“For more than 50 years, there were no mergers or acquisitions among Japanese power companies,” Mr. Sudo said. “Next year, we will liberalise the energy market.” Full deregulation, he added, should happen sooner rather than later, with Japan’s ten power companies integrating into two or three groups. “Unbundling is good for Japan,” Mr. Sudo said. “Unbundling is a catalyst for integration.”
“He is a rare breed”
At the same time, the nuclear safety authority should be independent from power companies. “Complete nuclear safety cannot be achieved by the same entity as effective power production,” Mr. Sudo explained.
He also emphasised TEPCO’s responsibility to support the Fukushima victims. While there had been no deaths caused by radiation exposure, there were 100,000 evacuees from the Fukushima region whose lives had been handicapped by the accident. “TEPCO has to remember that we have the responsibility,” Mr. Sudo said. “If we forget that, we cannot survive as a viable company.”
Fumio Sudo was introduced to his Berlin audience by United Europe’s treasurer Jürgen Grossmann who had first met him more than 35 years ago in Japan when both of them were young engineers in the steel industry. “He is a rare breed,” Grossmann said. “He is an engineer who has never denied that he is an engineer. That is good because the solutions to today’s problems cannot just be left to accountants, marketing managers and lawyers.”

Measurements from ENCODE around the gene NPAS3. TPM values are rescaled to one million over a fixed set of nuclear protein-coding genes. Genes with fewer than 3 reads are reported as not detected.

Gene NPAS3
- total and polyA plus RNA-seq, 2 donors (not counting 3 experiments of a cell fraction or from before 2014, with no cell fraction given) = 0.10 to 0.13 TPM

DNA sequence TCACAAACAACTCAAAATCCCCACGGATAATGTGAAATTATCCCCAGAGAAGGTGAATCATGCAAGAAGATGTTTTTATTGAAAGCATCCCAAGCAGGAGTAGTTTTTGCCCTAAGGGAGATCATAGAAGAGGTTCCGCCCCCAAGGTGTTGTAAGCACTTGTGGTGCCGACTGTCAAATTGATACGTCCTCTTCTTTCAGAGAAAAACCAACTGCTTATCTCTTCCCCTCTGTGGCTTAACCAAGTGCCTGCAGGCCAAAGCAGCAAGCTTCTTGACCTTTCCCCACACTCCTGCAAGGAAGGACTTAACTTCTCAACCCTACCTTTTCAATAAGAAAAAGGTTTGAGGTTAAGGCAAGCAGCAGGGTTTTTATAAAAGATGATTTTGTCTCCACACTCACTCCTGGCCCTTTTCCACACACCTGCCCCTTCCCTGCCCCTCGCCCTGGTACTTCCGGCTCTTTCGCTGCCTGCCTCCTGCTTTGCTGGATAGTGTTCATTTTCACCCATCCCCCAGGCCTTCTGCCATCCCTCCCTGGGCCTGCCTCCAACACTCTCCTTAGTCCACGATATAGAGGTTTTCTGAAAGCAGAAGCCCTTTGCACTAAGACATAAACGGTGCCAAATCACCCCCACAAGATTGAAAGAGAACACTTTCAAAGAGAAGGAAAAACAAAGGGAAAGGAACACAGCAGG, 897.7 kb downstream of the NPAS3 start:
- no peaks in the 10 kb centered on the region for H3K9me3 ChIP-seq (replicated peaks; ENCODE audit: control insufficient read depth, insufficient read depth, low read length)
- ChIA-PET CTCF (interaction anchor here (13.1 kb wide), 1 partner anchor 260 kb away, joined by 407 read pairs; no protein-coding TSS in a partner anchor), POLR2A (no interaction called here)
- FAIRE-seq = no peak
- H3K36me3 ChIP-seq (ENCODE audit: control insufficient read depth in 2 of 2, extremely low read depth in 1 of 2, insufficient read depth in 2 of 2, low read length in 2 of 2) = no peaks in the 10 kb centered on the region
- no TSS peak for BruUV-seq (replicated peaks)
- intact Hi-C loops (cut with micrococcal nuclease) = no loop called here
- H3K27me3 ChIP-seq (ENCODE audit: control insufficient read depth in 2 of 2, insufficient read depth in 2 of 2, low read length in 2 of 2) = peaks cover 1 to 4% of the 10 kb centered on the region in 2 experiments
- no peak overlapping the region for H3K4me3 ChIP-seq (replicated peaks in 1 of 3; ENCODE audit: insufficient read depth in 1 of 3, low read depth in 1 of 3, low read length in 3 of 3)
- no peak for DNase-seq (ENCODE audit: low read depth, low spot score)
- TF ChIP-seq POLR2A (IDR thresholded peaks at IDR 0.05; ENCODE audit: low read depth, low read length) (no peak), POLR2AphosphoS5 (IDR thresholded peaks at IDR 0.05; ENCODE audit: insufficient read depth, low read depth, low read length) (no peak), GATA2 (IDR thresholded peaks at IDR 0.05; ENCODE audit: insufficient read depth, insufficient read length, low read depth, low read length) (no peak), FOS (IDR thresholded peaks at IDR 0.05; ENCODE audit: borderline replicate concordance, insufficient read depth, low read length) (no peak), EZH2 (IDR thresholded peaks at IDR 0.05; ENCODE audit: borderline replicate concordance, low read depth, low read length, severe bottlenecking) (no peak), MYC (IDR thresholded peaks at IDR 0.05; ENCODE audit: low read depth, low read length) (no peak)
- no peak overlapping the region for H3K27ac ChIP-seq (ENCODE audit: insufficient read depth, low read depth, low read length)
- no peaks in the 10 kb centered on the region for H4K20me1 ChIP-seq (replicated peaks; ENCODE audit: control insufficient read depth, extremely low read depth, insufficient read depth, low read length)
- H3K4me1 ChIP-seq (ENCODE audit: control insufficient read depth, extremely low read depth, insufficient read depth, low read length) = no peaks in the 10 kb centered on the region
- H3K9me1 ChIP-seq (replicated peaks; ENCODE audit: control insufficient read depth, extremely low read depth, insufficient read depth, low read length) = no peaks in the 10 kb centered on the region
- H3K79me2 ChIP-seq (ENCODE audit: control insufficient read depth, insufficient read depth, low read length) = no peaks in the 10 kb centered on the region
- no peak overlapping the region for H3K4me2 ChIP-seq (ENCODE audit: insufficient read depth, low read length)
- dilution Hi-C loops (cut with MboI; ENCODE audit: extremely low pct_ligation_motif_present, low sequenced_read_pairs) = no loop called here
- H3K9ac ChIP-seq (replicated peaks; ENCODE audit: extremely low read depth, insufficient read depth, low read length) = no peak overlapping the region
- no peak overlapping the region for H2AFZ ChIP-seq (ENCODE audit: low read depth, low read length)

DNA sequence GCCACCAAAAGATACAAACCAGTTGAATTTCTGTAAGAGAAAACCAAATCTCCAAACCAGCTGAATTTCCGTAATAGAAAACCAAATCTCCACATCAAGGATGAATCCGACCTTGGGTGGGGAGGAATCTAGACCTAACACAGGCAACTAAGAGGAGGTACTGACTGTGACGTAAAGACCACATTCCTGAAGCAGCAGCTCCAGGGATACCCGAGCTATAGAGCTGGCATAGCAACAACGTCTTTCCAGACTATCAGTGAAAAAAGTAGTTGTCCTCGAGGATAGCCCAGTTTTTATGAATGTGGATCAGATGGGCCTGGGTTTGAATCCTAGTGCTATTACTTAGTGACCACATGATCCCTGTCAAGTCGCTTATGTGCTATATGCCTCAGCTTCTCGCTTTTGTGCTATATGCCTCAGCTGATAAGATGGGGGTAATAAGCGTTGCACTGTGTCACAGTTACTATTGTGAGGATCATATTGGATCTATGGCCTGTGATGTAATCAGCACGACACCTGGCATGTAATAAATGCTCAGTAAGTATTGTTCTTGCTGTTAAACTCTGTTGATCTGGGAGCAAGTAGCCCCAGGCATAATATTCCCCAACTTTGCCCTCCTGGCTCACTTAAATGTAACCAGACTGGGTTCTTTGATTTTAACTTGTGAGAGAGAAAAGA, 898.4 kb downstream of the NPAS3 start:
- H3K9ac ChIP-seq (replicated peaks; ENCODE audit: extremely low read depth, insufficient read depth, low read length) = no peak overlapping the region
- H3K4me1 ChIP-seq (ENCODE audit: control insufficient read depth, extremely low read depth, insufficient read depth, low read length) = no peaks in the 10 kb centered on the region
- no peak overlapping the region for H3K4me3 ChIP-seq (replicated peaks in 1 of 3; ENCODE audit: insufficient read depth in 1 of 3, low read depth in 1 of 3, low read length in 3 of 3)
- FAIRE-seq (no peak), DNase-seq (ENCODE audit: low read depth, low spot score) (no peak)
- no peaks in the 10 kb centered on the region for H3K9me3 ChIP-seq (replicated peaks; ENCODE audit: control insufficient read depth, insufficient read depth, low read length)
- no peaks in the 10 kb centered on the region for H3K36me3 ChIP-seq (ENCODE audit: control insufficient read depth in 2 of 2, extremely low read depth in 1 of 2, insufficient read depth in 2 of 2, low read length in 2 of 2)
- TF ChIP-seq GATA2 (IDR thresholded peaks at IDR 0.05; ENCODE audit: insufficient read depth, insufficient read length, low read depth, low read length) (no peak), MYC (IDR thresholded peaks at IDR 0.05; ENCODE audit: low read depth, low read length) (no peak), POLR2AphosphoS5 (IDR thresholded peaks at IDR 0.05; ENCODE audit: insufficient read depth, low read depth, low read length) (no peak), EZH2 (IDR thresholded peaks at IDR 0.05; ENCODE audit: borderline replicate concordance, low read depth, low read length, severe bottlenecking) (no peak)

No blue prints for new reactors
In the questions-and-answers session following the lecture, Mr. Sudo described the environment for the Japanese power companies as extremely challenging. TEPCO was expecting as much as a ten percent decline in power demand over the next several years. This reflected the effects of industry moving offshore, of energy conservation and of the demographic changes in Japan.
According to the energy plan that the Japanese government put forward this past July, by 2030 the country’s energy mix was supposed to be made up of 22-24 percent renewables and 20-22 percent nuclear, Mr. Sudo explained. Yet this also presented difficulties as there were no plans for new nuclear reactors on the table yet. Most of the existing plants would have to be decommissioned over the next 15 years if there was no extension of the permitted age from 40 years to 60 years. At the same time, natural conditions in Japan were not easy for producing energy from renewable sources.
What can Europe learn from the Japanese example? Many of the challenges for a sustainable energy policy are similar given the high degree of industrialisation, the paucity of natural resources and the demographic changes both in Japan and Europe. Clearly, the Fukushima accident has made matters much more difficult for Japan. But Europe, too, will have to put an enormous amount of effort into providing affordable and environmentally sound energy in the coming decades.
In his introduction, Jürgen Grossmann had described Mr. Sudo’s job at TEPCO as “probably the most difficult job in Japanese industry.” After a fascinating lecture that provided a rare insight into the challenges faced by Japan, there were few people in the audience who wouldn’t have agreed.
Photos: Ina Fassbender